classification
Title: gdbm 1.9 has new magic that whichdb does not recognize
Type: behavior Stage: resolved
Components: Library (Lib) Versions: Python 3.3, Python 3.2, Python 2.7
process
Status: closed Resolution: fixed
Dependencies: Superseder:
Assigned To: jcea Nosy List: Arfrever, Niklas.Brunberg, jcea, marienz, ned.deily, python-dev, r.david.murray
Priority: normal Keywords:

Created on 2011-09-19 14:18 by marienz, last changed 2012-03-31 16:21 by ned.deily. This issue is now closed.

Messages (15)
msg144277 - (view) Author: Marien Zwart (marienz) Date: 2011-09-19 14:18
dbm.whichdb (python 3) and whichdb.whichdb (python 2) only check for "magic == 0x13579ace" to recognize gdbm databases. The recently released gdbm 1.9 series adds 0x13579acd (for "32bit") and 0x13579acf (for "64bit") magics (see src/gdbmconst.h in the gdbm-1.9 or gdbm-1.9.1 source tree). Python's gdbm linked to gdbm 1.9 creates databases with the new magic, which causes the whichdb tests to fail. To reproduce this just build python against the new libgdbm and run test/test_dbm.py.

whichdb should probably just check for the two new magic numbers too. This will cause it to recognize the new gdbm databases even if python's gdbm extension is linked to an older version of gdbm that cannot open them, but that is probably less likely to cause problems than the current behavior, where a database created by python's gdbm is not recognized as such.

(I've left the "Versions" field untouched as I do not know which versions of python this should be backported to, but it affects all of them.)
msg144281 - (view) Author: Jesús Cea Avión (jcea) * (Python committer) Date: 2011-09-19 14:37
I have a question... What about the endianness of the data?. For instance, if an Intel machine (little endian) creates a GDBM file, can it a) be recognized as such in Sparc (big endian)? b) Can be open and used in Sparc?
msg144288 - (view) Author: Roundup Robot (python-dev) Date: 2011-09-19 15:13
New changeset 14cafb8d1480 by Jesus Cea in branch '2.7':
Close #13007: whichdb should recognize gdbm 1.9 magic numbers
http://hg.python.org/cpython/rev/14cafb8d1480

New changeset 7a41855b6196 by Jesus Cea in branch '3.2':
Close #13007: whichdb should recognize gdbm 1.9 magic numbers
http://hg.python.org/cpython/rev/7a41855b6196

New changeset b194af345cb5 by Jesus Cea in branch 'default':
Close #13007: whichdb should recognize gdbm 1.9 magic numbers
http://hg.python.org/cpython/rev/b194af345cb5
msg157138 - (view) Author: Niklas Br (Niklas.Brunberg) Date: 2012-03-30 14:55
This fix should be included in RC2, right? Because I can't get it to work.

Amarok:roller niklas$ ls
data.db		roller.py
Amarok:roller niklas$ python3-32 
Python 3.2.3rc2 (v3.2.3rc2:428f05cb7277, Mar 18 2012, 00:08:43)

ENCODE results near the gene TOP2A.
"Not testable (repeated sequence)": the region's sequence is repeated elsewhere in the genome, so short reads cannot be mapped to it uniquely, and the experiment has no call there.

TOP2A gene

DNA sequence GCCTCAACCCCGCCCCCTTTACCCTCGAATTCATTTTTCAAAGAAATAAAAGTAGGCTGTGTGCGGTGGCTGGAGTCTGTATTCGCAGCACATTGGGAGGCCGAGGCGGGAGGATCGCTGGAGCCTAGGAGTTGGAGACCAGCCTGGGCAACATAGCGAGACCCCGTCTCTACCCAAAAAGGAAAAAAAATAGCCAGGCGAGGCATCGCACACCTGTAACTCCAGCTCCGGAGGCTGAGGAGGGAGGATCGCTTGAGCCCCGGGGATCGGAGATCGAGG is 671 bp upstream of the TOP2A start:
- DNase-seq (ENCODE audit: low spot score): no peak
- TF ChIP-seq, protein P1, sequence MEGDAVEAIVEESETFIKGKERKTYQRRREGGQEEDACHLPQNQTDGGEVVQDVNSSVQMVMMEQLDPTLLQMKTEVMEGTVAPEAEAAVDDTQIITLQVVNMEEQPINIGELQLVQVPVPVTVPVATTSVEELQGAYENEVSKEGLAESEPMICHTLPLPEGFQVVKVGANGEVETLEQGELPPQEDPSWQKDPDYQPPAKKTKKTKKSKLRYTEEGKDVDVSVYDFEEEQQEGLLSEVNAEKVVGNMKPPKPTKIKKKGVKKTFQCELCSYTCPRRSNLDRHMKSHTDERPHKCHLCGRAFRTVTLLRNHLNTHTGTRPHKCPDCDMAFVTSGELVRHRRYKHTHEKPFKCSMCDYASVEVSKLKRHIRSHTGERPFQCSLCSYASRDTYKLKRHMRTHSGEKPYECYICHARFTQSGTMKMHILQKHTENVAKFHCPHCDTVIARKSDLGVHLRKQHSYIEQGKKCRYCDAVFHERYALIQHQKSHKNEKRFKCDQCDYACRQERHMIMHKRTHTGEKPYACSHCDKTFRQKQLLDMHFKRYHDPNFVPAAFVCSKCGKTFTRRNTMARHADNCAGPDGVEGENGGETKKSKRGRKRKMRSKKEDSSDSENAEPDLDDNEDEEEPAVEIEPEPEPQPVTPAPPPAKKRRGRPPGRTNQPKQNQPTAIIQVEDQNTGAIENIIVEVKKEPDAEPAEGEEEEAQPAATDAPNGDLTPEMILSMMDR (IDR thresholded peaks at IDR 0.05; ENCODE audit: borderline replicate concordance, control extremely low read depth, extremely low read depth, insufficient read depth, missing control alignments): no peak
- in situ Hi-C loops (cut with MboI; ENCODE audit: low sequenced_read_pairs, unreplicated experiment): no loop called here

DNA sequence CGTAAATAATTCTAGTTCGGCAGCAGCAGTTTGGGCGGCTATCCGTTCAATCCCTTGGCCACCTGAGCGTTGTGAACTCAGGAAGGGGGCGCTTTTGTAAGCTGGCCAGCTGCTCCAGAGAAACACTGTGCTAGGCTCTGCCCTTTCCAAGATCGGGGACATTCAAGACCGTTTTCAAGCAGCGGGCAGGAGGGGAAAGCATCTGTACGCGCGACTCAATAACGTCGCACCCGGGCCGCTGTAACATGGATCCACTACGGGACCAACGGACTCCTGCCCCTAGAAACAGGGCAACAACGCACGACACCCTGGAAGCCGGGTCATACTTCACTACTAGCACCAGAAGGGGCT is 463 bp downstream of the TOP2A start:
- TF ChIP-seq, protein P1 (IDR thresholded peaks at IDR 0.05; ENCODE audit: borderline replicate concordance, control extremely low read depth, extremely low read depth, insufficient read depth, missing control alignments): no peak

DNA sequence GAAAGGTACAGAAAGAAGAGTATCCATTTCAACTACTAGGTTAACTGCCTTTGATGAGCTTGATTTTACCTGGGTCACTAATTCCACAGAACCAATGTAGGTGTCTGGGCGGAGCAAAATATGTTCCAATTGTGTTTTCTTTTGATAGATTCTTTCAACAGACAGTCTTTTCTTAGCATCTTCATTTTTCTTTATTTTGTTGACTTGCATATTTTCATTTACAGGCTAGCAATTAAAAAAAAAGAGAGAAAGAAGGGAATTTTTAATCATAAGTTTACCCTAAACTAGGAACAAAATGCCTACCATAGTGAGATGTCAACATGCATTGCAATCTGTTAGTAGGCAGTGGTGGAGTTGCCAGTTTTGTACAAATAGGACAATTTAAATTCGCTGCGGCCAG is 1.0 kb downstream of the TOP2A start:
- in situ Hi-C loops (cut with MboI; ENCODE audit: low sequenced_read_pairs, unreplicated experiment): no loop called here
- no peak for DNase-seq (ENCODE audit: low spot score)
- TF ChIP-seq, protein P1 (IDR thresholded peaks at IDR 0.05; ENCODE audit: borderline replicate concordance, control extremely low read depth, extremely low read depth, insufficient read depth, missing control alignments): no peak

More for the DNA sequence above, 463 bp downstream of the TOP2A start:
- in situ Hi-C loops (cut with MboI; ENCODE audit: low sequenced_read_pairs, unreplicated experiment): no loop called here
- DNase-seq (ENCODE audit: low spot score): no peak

[GCC 4.2.1 (Apple Inc. build 5666) (dot 3)] on darwin
Type "help", "copyright", "credits" or "license" for more information.
>>> import shelve
>>> file = shelve.open("data.db")
Traceback (most recent call last):
  File "<stdin>", line 1, in <module>
  File "/Library/Frameworks/Python.framework/Versions/3.2/lib/python3.2/shelve.py", line 232, in open
    return DbfilenameShelf(filename, flag, protocol, writeback)
  File "/Library/Frameworks/Python.framework/Versions/3.2/lib/python3.2/shelve.py", line 216, in __init__
    Shelf.__init__(self, dbm.open(filename, flag), protocol, writeback)
  File "/Library/Frameworks/Python.framework/Versions/3.2/lib/python3.2/dbm/__init__.py", line 83, in open
    raise error[0]("db type could not be determined")
dbm.error: db type could not be determined
msg157139 - (view) Author: R. David Murray (r.david.murray) * (Python committer) Date: 2012-03-30 15:01
It is, yes.

Can you do some debugging and see why it is failing?  It should be simple enough to add a print to see what magic number Python is seeing.
msg157140 - (view) Author: R. David Murray (r.david.murray) * (Python committer) Date: 2012-03-30 15:03
Oh, actually...are you sure you are running 3.2.3 against the 3.2.3 stdlib?  It looks like you might be running against the Apple default installed library, but I don't know enough about OSX to be sure.
msg157141 - (view) Author: Niklas Br (Niklas.Brunberg) Date: 2012-03-30 15:16
I'm new to python so please , how do I print what? This?


>>> shelve
<module 'shelve' from '/Library/Frameworks/Python.framework/Versions/3.2/lib/python3.2/shelve.py'>
msg157142 - (view) Author: Niklas Br (Niklas.Brunberg) Date: 2012-03-30 15:17
accidentally a or two word there :)

…please have patience…

was what I wanted to say
msg157143 - (view) Author: R. David Murray (r.david.murray) * (Python committer) Date: 2012-03-30 15:28
Oh, I meant sticking a print statement into the stdlib code.

But I really think your problem is that you aren't running the 3.2.3 stdlib code.